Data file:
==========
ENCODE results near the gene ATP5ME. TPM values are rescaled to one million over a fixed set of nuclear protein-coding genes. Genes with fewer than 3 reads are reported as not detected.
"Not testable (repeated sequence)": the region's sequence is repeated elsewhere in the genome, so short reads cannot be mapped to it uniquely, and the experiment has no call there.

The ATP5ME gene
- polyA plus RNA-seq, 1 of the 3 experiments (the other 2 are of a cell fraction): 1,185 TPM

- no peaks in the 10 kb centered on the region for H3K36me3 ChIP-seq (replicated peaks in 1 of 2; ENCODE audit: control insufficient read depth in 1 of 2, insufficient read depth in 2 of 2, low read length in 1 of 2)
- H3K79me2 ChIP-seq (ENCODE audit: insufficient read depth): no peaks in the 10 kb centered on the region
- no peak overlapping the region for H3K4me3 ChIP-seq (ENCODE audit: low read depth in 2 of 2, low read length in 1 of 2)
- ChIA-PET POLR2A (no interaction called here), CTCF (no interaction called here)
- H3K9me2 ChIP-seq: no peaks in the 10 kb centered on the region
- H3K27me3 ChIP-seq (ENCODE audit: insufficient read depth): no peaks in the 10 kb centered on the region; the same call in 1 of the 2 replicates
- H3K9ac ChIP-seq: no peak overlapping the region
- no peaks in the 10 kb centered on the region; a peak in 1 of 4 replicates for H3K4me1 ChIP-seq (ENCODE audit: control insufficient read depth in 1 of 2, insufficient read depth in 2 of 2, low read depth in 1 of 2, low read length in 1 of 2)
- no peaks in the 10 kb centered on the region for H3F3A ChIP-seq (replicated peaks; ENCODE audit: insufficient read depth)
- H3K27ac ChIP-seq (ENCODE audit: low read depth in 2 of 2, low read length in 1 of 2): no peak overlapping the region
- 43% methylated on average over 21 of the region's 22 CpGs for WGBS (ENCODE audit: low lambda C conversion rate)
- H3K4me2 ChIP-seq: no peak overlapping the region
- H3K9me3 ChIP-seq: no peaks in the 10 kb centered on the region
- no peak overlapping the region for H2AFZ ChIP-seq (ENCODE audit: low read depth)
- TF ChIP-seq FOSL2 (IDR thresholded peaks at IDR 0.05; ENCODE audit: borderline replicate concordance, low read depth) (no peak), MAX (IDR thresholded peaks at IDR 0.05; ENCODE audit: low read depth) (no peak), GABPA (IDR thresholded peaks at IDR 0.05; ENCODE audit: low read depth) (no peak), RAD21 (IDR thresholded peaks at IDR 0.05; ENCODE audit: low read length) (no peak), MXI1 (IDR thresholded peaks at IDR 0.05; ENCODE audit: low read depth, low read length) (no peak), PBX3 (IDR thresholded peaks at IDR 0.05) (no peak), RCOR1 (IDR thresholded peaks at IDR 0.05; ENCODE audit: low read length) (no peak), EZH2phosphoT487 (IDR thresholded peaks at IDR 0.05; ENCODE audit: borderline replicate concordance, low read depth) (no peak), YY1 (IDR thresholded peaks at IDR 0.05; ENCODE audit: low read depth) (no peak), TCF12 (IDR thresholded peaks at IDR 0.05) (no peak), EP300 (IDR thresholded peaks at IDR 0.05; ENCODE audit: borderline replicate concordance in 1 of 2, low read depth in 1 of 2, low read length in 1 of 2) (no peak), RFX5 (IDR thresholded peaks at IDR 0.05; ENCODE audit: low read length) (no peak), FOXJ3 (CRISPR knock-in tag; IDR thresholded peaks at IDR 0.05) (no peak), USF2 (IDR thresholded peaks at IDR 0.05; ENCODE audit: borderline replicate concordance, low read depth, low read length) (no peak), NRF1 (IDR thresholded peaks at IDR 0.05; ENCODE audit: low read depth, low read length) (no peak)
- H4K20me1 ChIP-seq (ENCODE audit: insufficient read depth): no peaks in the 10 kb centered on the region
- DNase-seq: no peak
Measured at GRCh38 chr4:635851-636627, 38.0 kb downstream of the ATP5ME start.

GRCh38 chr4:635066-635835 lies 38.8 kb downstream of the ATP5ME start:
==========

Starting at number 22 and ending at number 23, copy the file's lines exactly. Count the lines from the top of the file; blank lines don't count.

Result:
Measured at GRCh38 chr4:635851-636627, 38.0 kb downstream of the ATP5ME start.

GRCh38 chr4:635066-635835 lies 38.8 kb downstream of the ATP5ME start: